- Donald Trump faces second impeachment trial
- Several protesters who participated in the assault on the Capitol said they did so at the instigation of him
- The assault on the Capitol led to violence and several people injured and even deaths
Just as Donald Trump faces his second impeachment trial, it has emerged that several protestants who participated in the assault on the Capitol, said they did so at the instigation of the former president, according to the news portal of abcnews.
According to several investigations carried out with reports, reports and others, there are at least 15 people who have stated that they attended a rhetoric used by the then president of the United States.
Through a statement published by his lawyer, Garret Miller revealed: “I thought I was following the instructions of former President Trump. I also left Washington and began returning to Texas immediately after President Trump asked us to go home. “
“While I never intended to harm Congresswoman Ocasio-Cortez or harm any member of the Capitol Police, I acknowledge that my social media posts were completely inappropriate,” said Miller, who apparently intended to assassinate her.
Then he added: “They were made at a time when Donald Trump made me believe that an American election was stolen. I want to publicly apologize to Congresswoman Ocasio-Cortez and the Capitol police officers. “
Miller faces five charges for the assault on the Capitol, in which Donald Trump will face his second impeachment trial.
For his part, Jacob Chansley’s attorney, Al Watkins, said of his client: “He heard the words of the President. He believed them. He really believed him. He thought the president was walking with him ”.
This reaction was apparently taken from the then president’s last speech at the “Stop the Steal” rally on the National Mall before the riot, as he urged his supporters to “walk to the Capitol” alongside him to protest the certification of the chose. “You will never get our country back in weakness,” Trump declared. “You have to show strength, and you have to be strong.”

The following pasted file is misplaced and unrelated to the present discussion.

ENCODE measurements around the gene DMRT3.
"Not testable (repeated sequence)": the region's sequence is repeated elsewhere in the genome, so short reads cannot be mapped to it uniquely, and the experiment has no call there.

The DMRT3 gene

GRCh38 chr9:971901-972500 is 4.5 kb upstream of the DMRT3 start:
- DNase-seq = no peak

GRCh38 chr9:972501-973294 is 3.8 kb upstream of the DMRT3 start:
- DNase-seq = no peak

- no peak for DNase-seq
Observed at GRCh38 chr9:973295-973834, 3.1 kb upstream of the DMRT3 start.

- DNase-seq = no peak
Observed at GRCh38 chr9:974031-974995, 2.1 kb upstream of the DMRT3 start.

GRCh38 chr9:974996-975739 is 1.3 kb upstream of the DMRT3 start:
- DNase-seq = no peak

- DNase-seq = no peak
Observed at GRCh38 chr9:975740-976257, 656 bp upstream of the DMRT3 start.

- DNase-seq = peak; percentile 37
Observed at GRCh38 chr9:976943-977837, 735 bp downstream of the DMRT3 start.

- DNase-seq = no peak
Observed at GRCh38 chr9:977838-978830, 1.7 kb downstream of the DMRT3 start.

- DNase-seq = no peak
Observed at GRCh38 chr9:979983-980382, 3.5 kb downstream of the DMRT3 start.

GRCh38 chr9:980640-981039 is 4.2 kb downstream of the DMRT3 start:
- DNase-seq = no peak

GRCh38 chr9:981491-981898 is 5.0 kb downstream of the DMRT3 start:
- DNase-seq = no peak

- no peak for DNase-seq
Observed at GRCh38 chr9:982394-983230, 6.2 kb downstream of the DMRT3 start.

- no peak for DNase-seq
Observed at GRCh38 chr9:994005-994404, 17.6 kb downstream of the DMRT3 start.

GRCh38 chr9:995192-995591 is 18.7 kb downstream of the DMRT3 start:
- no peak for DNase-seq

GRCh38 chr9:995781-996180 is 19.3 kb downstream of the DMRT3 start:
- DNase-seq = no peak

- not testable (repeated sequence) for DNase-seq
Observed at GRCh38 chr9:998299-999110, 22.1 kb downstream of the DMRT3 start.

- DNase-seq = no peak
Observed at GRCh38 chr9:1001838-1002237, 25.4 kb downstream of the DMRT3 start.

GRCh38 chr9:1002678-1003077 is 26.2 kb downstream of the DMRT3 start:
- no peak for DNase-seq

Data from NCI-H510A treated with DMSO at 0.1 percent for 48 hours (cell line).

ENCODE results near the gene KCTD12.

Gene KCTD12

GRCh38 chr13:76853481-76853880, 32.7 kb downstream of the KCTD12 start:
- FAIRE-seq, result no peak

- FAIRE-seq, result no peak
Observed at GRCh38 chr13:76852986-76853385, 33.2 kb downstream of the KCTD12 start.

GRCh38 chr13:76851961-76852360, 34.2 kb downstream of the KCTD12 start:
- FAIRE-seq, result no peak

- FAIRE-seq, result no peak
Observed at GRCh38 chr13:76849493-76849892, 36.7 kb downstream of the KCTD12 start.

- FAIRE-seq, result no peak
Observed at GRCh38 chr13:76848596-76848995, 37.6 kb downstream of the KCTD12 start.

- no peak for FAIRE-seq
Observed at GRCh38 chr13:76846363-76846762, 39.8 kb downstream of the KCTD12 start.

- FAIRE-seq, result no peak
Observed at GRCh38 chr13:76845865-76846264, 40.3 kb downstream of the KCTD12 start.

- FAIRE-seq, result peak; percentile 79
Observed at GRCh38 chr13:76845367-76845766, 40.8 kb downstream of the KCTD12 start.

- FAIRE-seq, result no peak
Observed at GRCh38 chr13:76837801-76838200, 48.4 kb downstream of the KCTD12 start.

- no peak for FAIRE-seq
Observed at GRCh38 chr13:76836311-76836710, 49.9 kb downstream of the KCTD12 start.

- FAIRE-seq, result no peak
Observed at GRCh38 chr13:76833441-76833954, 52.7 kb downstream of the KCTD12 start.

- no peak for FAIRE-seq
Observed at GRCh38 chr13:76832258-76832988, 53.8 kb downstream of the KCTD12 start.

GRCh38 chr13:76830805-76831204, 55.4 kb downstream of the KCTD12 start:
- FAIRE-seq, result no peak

The impeachment trial by the senators will begin with a debate followed by a vote on whether it is constitutionally lawful to try a former president, an attractive argument for Republicans eager to acquit Donald Trump without giving the impression that they condone his conduct on the Capitol case. .
House prosecutors will argue that there is no “January exception” to a president’s actions days before leaving office and that the trial has numerous precedents, according to collaborators familiar with the arguments and who disclosed them before the start on condition of anonymity.
It seems unlikely that any witnesses will be called, in part because senators serving on the jury who had to flee to safety will see explicit videos recorded that day. Trump, entrenched in his Mar-a-Lago club in Florida, has rejected a request for him to testify.
Trump, the first president to face trial after leaving office, and the first to go through two political trials for crimes and serious offenses during his term, continues to defy the country’s civil norms and traditions even in defeat. Security measures on Capitol Hill remain extremely strict.
Filed Under: Donald Trump Impeachment
He is likely to be acquitted, but the trial will test the nation’s attitude to that kind of presidential power, the determination of the Democrats in trying him, and the loyalty of their Republican allies in their defense.
“When trying to understand a second trial of Trump, the public must bear in mind that Donald Trump was the first president in history to refuse to accept his defeat,” said Timothy Naftali, associate clinical professor at New York University and expert in the Richard Nixon impeachment saga, which ended with Nixon’s resignation, rather than impeachment.
“This trial is a way to have that difficult national conversation about the difference between dissent and insurrection,” Naftali said.
Filed Under: Donald Trump Impeachment
With information from AP
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